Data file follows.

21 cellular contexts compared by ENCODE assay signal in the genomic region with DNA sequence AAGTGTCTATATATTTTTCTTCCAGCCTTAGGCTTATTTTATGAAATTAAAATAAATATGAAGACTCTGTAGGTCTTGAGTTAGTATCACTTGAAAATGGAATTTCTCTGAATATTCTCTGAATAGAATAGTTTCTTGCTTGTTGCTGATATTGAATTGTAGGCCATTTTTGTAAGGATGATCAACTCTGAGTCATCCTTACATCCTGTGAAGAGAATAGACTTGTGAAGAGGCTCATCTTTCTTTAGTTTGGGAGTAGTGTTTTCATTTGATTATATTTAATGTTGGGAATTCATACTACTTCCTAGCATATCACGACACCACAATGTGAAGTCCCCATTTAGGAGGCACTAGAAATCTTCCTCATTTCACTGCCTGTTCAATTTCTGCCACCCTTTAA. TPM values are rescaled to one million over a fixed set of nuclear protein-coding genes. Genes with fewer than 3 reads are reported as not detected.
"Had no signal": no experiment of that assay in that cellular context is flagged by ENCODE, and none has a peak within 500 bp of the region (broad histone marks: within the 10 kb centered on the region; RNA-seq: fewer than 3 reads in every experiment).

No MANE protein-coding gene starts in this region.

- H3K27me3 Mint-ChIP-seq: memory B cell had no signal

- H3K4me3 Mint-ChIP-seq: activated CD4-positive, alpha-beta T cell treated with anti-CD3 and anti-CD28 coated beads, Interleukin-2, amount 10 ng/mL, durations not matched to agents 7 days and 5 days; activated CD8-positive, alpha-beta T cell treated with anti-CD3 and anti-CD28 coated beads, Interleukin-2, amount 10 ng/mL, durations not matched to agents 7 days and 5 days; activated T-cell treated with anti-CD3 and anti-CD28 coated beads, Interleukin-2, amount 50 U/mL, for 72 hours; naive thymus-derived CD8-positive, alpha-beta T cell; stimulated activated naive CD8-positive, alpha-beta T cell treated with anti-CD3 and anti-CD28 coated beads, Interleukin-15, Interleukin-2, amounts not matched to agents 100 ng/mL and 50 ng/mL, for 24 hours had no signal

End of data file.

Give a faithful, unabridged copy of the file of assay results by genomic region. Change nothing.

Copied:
21 cellular contexts compared by ENCODE assay signal in the genomic region with DNA sequence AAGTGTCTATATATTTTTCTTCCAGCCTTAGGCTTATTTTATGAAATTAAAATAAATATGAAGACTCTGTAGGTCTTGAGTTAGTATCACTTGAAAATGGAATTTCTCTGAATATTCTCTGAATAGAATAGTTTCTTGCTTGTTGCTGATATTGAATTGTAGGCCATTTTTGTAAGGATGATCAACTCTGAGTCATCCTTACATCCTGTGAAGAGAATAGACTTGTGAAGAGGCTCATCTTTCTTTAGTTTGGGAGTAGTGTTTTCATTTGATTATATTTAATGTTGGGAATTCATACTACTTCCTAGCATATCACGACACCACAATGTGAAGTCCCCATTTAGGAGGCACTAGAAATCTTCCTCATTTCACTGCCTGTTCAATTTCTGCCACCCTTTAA. TPM values are rescaled to one million over a fixed set of nuclear protein-coding genes. Genes with fewer than 3 reads are reported as not detected.
"Had no signal": no experiment of that assay in that cellular context is flagged by ENCODE, and none has a peak within 500 bp of the region (broad histone marks: within the 10 kb centered on the region; RNA-seq: fewer than 3 reads in every experiment).

No MANE protein-coding gene starts in this region.

- H3K27me3 Mint-ChIP-seq: memory B cell had no signal

- H3K4me3 Mint-ChIP-seq: activated CD4-positive, alpha-beta T cell treated with anti-CD3 and anti-CD28 coated beads, Interleukin-2, amount 10 ng/mL, durations not matched to agents 7 days and 5 days; activated CD8-positive, alpha-beta T cell treated with anti-CD3 and anti-CD28 coated beads, Interleukin-2, amount 10 ng/mL, durations not matched to agents 7 days and 5 days; activated T-cell treated with anti-CD3 and anti-CD28 coated beads, Interleukin-2, amount 50 U/mL, for 72 hours; naive thymus-derived CD8-positive, alpha-beta T cell; stimulated activated naive CD8-positive, alpha-beta T cell treated with anti-CD3 and anti-CD28 coated beads, Interleukin-15, Interleukin-2, amounts not matched to agents 100 ng/mL and 50 ng/mL, for 24 hours had no signal